Tuesday, May 27
  12:30–1:00 Check-in/ Refreshments
  1:00–1:15 Welcome
1:15–2:45 Plenary 1: Governing Innovation from Bench to Bedside

Chair: Jason Robert, Lincoln Center for Applied Ethics, ASU

1.  George Poste, Complex Adaptive Systems Initiative, ASU
2.  Jennifer McCormick, Mayo Clinic
3.  David Ewing Duncan, Author; Center for Life Science Policy, Berkeley
4.  Jason Robert, Lincoln Center for Applied Ethics, ASU

  2:45–3:00 Coffee Break
  3:00–4:30 Concurrent Session I
    Session 1.1: Nanotechnology

Chair: Timothy Malloy, UCLA School of Law

1.1.1     Jeff Morris, U.S. Environmental Protection Agency

A Case for the Commonplace: Locating Nanotechnology within Existing Regulatory Frameworks (view Abstract)

1.1.2     Griffith A. Kundahl, NanoBusiness Commercialization Association

A Triumvirate of Forces (Plaintiffs, Insurers and Regulators) Soon Will Impact Nano Commercialization: A Predictive Assessment of Governance, Economic and Public Perception Implications (view Abstract)

1.1.3     Reut Snir, Law Faculty, Bar Ilan University, Israel

Global Nanotechnology Governance from a Network Analysis Perspective (view Abstract)

1.1.4     Melanie Swan, Kingston University, London

Machine Ethics: An Ethics of Perception of Nanocognition (view Abstract)

    Session 1.2: Managing Novel Technologies

Chair: Andrew Maynard, Andrew Maynard, U. of Michigan Risk Science Center

1.2.1    Dorothy J. Glancy, Santa Clara University School of Law

Autonomous Vehicle Implementation – Three Scenarios (view Abstract)

1.2.2    Bernard Goldstein & Russellyn Carruth, University of Pittsburgh

Transparency Failures of the Third Kind in Unconventional Gas Drilling (UGD) (view Abstract)

1.2.3    Timothy T. Takahashi, School for Engineering of Matter, Transport & Energy, ASU

As Time Drones On (view Abstract)

1.2.4    Okey C. Iheduru, School of Politics & Global Studies, ASU

Mobile Money, Mobile Banking and the Governance of Emerging Technologies in Africa (view Abstract)

    Session 1.3: Big Implications of Emerging Technologies

Chair: Wendell Wallach, Bioethics Center, Yale

1.3.1    John McGinnis, Northwestern University Law School

Emerging Digital Technologies and their Improvement to the Liberty/Security Frontier (view Abstract)

1.3.2    Jonathan Kahn, Hamline University School of Law

The Procedural Republic and the Unencumbered Brain: Neuroscience and the Biologization of Racism in Law and Society (view Abstract)

1.3.3    Randy L. Dryer, S.J. Quinney College of Law, University of Utah

Automatic License Plate Readers: An Effective Law Enforcement Tool or the Latest Tool for Mass Surveillance? (view Abstract)

1.3.4    Mark Waser, Digital Wisdom Institute

Selfishness, Interdependence & the Algorithmic Execution of Entity-Derived Intentions and Priorities (view Abstract)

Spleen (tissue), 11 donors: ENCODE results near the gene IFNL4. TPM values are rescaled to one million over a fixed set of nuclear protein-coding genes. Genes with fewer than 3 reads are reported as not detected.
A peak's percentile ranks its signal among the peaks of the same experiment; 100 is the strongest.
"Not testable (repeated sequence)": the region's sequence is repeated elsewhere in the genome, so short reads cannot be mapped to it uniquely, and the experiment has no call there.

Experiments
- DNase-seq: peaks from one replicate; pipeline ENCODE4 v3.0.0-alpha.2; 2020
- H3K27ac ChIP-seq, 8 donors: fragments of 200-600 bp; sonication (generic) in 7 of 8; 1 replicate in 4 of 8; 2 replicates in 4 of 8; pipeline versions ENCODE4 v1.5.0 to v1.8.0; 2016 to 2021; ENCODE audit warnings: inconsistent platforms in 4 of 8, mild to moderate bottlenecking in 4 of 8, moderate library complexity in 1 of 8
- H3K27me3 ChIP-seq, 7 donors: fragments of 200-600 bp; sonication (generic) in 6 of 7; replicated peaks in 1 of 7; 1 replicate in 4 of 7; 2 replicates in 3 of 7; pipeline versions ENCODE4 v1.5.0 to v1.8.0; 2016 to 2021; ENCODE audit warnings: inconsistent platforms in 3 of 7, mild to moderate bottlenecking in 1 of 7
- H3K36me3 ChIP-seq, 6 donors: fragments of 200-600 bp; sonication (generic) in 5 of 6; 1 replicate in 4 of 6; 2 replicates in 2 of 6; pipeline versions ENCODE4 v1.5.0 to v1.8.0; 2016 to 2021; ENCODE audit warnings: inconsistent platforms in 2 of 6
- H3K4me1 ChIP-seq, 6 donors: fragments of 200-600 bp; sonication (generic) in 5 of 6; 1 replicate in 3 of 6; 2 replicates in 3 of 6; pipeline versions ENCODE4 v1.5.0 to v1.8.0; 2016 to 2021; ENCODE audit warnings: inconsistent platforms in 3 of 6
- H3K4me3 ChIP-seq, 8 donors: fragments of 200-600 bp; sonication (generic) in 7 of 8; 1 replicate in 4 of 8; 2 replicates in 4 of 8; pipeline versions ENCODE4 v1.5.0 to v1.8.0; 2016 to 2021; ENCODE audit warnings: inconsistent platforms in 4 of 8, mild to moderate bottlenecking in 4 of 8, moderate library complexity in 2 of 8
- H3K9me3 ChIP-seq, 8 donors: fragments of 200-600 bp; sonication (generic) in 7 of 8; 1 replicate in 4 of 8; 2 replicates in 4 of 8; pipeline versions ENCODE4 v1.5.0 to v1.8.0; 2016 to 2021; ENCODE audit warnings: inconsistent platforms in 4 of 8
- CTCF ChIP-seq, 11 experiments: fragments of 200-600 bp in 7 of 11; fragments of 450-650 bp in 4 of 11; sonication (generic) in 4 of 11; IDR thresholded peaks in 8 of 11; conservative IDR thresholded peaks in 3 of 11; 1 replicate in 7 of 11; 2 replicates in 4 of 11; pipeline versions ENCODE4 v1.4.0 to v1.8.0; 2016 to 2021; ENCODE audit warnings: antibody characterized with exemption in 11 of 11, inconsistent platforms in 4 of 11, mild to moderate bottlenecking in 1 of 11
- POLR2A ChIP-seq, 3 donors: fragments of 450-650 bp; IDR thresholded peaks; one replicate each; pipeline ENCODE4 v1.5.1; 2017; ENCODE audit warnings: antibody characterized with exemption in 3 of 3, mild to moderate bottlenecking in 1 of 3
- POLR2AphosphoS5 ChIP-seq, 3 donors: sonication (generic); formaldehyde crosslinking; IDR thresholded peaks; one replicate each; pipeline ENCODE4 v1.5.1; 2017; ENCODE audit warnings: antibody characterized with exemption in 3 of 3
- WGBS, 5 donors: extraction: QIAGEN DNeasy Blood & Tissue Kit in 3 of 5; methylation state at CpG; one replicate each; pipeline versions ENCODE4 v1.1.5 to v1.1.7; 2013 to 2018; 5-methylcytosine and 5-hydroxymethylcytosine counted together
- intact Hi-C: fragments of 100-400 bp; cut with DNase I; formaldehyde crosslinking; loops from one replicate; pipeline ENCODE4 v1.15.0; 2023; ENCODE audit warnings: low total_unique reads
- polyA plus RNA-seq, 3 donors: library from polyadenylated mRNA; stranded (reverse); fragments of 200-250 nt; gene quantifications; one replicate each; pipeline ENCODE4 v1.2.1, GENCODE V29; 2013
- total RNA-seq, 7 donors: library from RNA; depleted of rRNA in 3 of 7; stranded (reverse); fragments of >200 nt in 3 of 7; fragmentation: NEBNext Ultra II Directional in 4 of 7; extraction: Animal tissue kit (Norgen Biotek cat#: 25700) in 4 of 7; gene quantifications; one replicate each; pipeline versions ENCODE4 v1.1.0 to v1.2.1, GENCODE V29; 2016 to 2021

5:00–6:00 Reception/Student Posters
  6:00–8:30 Dinner Program
Chair: David Guston, Center for Nanotechnology in Society, ASU

Keynote 1: Regan Brashear, Independent Film Producer

Film Screening: Fixed


Gregory Wolbring, Dept. of Community Health Sciences, University of Calgary
David Ewing Duncan, Author; Center for Life Science Policy, Berkeley

Wednesday, May 28
  8:30–9:00 Check-in / Continental Breakfast
  9:00-10:30 Plenary 2: The Dual-Use Problem and Technology

Chair: Susan M. Wolf, Consortium on Law and Values in Health, Environment & the Life Sciences, University of Minnesota

1.  Susan A. Ehrlich, Appellate Judge (ret.)/former NSABB member
2.  Victoria Sutton, Texas Tech University School of Law
3.  Michael T. Osterholm, School of Public Health, University of Minnesota
4.  Brad Allenby, Ira A. Fulton School of Engineering, ASU

  10:30-10:45 Break
  10:45-12:15 Concurrent Sessions 2
    Session 2.1: Re-Envisioning Humanity

Chair: Gary Marchant, Center for Law, Science & Innovation

2.1.1    Yvonne A. Stevens, Center of Law, Science & Innovation, ASU

Evolving Technologies & Marital Relationships: Can Law Keep Pace? (view Abstract)

2.1.2    Gregor Wolbring, Dept. of Community Health Sciences, University of Calgary

Governance of S&T Through an Ability Studies Lens

2.1.3    Natasha Vita-More, University of Advancing Technology

Human Enhancement: Its Techno Nature

2.1.4    Yaniv Heled, Georgia State University College of Law

On Patenting Human Organisms or How the Abortion Wars Undermine Technological Innovation (view Abstract)

    Session 2.2: Genetically Engineered Critters

Chair: Leili Fatehi, Initiative on Governance of Emerging Technological Systems, University of Minnesota

2.2.1    Elizabeth A. Pitts, Jason A. Delborne, North Carolina State University

Regulatory (Mouse) Traps: Social, Cultural and Ethical Issues in Classifying Genetically Modified Mammals (view Abstract)

2.2.2    Christina Ndoh, Jennifer Kuzma, North Carolina State University

Case Study Analysis of Two Environmental Applications of Synthetic Biology (view Abstract)

2.2.3    Amanda Clayton, North Carolina State University

Genetic Pest Management and Society: An Interdisciplinary Assessment of Current and Emerging Technologies for Dengue Control

2.2.4    Molly Hartzog Storment, North Carolina State University & Steven B. Katz, Clemson University

The Appeal to “Transparency” in the Regulation of Genetically Modified Insects (view Abstract)

    Session 2.3: New Models for Ethical Anticipation

Chair: Marc Saner, Institute for Science, Society and Policy, University of Ottawa

2.3.1    George Khushf, University of South Carolina

Why Clarification of Ethical and Legal Challenges Associated with Emerging Technologies is a Hard Problem (view Abstract)